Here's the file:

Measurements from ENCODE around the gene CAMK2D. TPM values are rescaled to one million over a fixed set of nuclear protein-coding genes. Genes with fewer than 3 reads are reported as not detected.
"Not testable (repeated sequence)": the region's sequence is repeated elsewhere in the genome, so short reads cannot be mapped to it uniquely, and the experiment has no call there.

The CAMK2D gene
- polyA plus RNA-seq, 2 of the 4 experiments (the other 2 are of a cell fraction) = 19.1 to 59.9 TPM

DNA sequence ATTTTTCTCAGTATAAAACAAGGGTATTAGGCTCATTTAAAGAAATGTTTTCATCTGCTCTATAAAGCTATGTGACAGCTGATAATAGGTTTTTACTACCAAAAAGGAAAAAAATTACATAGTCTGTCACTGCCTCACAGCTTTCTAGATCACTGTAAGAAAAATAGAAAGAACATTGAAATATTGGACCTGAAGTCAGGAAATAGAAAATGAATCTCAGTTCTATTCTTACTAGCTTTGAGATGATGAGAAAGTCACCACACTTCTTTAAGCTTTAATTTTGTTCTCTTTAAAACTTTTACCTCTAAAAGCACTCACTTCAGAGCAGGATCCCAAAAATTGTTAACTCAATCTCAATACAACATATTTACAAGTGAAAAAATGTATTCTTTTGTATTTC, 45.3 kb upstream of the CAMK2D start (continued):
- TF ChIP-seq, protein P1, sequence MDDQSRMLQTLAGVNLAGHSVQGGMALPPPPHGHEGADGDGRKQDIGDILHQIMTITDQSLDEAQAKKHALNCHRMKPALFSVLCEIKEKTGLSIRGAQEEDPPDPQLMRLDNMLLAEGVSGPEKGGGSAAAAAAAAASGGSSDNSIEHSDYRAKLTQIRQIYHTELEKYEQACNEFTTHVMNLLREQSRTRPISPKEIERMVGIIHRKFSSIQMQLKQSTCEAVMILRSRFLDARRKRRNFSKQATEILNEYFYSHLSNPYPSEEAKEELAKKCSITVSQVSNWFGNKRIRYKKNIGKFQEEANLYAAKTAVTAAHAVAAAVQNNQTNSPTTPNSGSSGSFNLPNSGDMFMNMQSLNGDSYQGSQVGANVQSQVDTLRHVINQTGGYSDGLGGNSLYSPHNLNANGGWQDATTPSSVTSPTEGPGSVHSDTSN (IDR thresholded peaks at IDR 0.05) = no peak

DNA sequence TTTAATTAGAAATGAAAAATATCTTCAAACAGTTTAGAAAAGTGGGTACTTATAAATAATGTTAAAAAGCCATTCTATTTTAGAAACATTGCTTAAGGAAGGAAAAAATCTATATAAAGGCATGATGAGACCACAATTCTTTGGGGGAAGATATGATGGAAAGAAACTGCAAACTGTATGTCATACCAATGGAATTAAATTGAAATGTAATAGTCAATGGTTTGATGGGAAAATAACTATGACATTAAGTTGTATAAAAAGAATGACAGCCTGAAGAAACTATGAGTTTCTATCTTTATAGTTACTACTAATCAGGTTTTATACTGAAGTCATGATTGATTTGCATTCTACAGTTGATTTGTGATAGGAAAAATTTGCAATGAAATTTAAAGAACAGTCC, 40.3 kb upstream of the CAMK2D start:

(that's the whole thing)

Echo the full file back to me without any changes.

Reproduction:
Measurements from ENCODE around the gene CAMK2D. TPM values are rescaled to one million over a fixed set of nuclear protein-coding genes. Genes with fewer than 3 reads are reported as not detected.
"Not testable (repeated sequence)": the region's sequence is repeated elsewhere in the genome, so short reads cannot be mapped to it uniquely, and the experiment has no call there.

The CAMK2D gene
- polyA plus RNA-seq, 2 of the 4 experiments (the other 2 are of a cell fraction) = 19.1 to 59.9 TPM

DNA sequence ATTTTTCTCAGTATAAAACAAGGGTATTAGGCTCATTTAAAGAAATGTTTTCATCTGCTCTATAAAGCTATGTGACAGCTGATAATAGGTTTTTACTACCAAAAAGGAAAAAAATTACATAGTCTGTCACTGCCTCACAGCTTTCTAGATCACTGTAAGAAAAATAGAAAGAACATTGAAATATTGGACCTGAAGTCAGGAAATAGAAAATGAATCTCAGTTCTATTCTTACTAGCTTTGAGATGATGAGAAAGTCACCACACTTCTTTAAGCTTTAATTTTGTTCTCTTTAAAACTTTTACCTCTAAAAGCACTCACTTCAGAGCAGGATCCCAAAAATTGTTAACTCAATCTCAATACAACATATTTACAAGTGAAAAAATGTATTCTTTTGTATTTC, 45.3 kb upstream of the CAMK2D start (continued):
- TF ChIP-seq, protein P1, sequence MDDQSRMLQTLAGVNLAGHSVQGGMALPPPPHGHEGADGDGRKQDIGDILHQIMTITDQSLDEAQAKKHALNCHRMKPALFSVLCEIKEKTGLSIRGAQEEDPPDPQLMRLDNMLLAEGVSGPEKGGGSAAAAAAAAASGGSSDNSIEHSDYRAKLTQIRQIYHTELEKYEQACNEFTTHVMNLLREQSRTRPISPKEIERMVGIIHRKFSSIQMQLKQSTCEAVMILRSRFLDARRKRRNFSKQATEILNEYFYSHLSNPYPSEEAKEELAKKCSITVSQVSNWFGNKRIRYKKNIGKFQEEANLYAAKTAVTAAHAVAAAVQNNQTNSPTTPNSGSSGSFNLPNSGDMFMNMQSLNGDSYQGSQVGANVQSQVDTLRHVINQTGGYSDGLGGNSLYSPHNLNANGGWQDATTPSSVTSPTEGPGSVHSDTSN (IDR thresholded peaks at IDR 0.05) = no peak

DNA sequence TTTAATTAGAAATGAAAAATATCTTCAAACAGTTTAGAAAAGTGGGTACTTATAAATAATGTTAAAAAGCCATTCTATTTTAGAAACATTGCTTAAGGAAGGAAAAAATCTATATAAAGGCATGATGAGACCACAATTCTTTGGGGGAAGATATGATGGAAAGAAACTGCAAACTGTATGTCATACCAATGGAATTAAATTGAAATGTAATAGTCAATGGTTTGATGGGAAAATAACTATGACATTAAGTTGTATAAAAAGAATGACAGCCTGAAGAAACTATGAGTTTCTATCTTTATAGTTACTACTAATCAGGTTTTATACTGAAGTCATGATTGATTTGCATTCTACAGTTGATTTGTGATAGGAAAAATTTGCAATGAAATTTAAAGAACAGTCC, 40.3 kb upstream of the CAMK2D start: